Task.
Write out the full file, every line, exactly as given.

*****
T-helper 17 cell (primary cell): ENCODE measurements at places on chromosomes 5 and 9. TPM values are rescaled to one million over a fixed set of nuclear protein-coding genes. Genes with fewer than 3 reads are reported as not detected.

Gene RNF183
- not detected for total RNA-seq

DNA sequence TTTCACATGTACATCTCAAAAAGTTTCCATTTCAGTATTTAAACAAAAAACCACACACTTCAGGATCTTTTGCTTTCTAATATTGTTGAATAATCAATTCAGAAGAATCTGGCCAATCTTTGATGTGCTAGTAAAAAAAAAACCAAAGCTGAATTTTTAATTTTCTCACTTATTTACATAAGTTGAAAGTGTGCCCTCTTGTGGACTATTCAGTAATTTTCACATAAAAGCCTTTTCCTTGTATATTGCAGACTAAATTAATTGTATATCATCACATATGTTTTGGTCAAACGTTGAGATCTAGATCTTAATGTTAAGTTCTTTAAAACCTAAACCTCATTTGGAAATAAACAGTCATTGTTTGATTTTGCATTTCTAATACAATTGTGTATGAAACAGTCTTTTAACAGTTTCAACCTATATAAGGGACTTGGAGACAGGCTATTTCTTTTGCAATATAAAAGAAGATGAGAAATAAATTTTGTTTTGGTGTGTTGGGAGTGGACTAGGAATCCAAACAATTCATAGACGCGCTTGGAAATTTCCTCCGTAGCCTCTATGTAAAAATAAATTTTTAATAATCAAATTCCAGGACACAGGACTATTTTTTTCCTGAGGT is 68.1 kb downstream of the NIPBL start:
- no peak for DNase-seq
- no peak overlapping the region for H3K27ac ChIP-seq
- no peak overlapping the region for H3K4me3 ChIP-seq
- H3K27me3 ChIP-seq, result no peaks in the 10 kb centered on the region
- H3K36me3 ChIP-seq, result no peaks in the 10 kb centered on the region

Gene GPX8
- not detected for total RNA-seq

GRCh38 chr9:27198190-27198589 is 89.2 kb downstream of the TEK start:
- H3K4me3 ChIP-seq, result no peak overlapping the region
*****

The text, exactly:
T-helper 17 cell (primary cell): ENCODE measurements at places on chromosomes 5 and 9. TPM values are rescaled to one million over a fixed set of nuclear protein-coding genes. Genes with fewer than 3 reads are reported as not detected.

Gene RNF183
- not detected for total RNA-seq

DNA sequence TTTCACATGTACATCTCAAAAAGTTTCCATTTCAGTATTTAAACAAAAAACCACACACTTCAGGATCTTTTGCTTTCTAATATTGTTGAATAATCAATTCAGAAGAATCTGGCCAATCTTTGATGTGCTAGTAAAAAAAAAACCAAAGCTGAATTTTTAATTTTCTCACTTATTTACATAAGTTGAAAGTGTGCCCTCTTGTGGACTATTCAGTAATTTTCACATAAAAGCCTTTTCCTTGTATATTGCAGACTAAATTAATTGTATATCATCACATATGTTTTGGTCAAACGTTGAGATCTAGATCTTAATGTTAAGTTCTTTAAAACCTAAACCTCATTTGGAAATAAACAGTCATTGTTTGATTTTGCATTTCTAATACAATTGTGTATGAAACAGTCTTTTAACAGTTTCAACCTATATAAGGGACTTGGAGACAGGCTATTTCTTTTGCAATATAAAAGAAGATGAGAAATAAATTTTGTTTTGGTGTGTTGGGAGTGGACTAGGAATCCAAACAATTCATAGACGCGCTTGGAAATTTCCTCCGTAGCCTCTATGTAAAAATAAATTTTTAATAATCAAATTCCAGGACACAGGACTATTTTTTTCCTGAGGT is 68.1 kb downstream of the NIPBL start:
- no peak for DNase-seq
- no peak overlapping the region for H3K27ac ChIP-seq
- no peak overlapping the region for H3K4me3 ChIP-seq
- H3K27me3 ChIP-seq, result no peaks in the 10 kb centered on the region
- H3K36me3 ChIP-seq, result no peaks in the 10 kb centered on the region

Gene GPX8
- not detected for total RNA-seq

GRCh38 chr9:27198190-27198589 is 89.2 kb downstream of the TEK start:
- H3K4me3 ChIP-seq, result no peak overlapping the region